Sadly the work that for me is Butterworth’s finest for band and also sums up much about the composer and his music, Odin, From the Land of Fire and Ice, is not included on this disc although along with Caliban, A Dales Suite, Paean and Path Across the Moors, there is enough music for a second volume which I very much hope that Doyen will record in due course.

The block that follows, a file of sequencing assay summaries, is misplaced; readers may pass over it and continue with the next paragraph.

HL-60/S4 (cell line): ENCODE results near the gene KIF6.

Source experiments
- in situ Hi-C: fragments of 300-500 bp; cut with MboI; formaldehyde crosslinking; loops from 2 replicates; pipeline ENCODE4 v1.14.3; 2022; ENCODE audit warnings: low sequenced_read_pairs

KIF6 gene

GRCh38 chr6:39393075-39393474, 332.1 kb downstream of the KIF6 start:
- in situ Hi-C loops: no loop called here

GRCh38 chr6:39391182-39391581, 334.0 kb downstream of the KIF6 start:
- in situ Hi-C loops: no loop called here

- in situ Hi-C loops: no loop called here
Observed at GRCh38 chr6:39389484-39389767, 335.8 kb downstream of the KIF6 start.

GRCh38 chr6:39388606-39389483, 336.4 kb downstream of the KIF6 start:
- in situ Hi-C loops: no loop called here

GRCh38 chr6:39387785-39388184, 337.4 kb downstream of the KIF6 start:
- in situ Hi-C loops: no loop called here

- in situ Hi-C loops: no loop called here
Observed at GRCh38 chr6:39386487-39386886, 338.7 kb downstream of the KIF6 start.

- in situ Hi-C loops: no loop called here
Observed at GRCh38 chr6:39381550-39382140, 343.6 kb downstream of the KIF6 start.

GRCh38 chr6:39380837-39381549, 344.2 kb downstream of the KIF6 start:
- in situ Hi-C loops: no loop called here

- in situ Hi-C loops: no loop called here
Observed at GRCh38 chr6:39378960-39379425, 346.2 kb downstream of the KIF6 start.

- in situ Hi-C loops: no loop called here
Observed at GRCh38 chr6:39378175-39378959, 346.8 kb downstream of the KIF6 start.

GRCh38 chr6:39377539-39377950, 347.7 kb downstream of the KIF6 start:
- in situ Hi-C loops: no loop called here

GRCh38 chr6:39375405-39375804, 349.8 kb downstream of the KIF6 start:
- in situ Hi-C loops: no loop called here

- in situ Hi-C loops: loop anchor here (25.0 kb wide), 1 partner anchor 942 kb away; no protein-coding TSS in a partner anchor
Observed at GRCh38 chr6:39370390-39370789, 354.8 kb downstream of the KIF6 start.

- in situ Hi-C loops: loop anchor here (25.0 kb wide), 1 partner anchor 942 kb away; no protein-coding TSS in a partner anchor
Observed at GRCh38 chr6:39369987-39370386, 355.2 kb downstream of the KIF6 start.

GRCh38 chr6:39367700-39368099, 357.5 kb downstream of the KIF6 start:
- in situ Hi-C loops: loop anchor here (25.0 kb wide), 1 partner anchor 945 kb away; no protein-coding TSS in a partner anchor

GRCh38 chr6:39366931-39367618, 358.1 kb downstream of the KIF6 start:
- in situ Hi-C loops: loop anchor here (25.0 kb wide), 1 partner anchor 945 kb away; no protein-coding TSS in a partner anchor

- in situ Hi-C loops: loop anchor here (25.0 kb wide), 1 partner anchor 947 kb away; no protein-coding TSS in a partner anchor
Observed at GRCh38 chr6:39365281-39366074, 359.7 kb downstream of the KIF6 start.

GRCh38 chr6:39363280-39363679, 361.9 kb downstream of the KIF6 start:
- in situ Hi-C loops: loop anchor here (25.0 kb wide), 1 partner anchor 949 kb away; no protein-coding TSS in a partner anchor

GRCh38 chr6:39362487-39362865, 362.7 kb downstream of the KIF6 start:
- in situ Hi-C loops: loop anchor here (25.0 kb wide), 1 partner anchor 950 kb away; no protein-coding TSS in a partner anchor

In the meantime this fine disc gives us one of Butterworth’s most popular works in the Three Impressions for Brass, along with one of his most recent in the Sinfonia Concertante of 2001. I have recently spoken here about the Passacaglia on a Theme of Brahms whilst reviewing another Doyen disc, ‘Regionals 2003’, which included this same performance as part of a showcase of the test pieces for the 2003 regional qualifying contests of the National Brass Band Championships. Taking the famous passacaglia from the final movement of Brahms’s Fourth Symphony in E Minor, Butterworth creates a deeply felt and highly personal response to Brahms’s eight-bar phrase, yet rarely leaves us in any doubt as to who the composer is (try from around 2:25, it is archetypal Butterworth). As I mentioned in my earlier review the skill of the scoring is striking, a feature that is central to what in many ways is the odd piece out on the disc, a transcription of Brahms’s Variations and Fugue on a theme of Handel, which in turn was suggested by an orchestration of the original carried out by Edmund Rubbra and which Butterworth conducted in the early 1970s. The brass band repertoire is of course littered with arrangements of the classics, many of them very successful and having been used as test pieces over the years. At twenty-one minutes this arrangement is not likely to be used as a test piece in this form due to its length (Butterworth already cut variations fifteen to eighteen and a passage from the fugue to make it more practical for bands to perform in respect of duration). Again as a consequence of its length it is also likely to be a rarity in the concert hall, a shame, for this is a marvellously inventive arrangement in which Butterworth skilfully exploits the band to create genuine contrasts of light, shade and textural interest. It is also no mean feat to perform from a technical point of view but with individual players as talented as those in the Black Dyke Band this is hardly a concern, as is amply demonstrated here.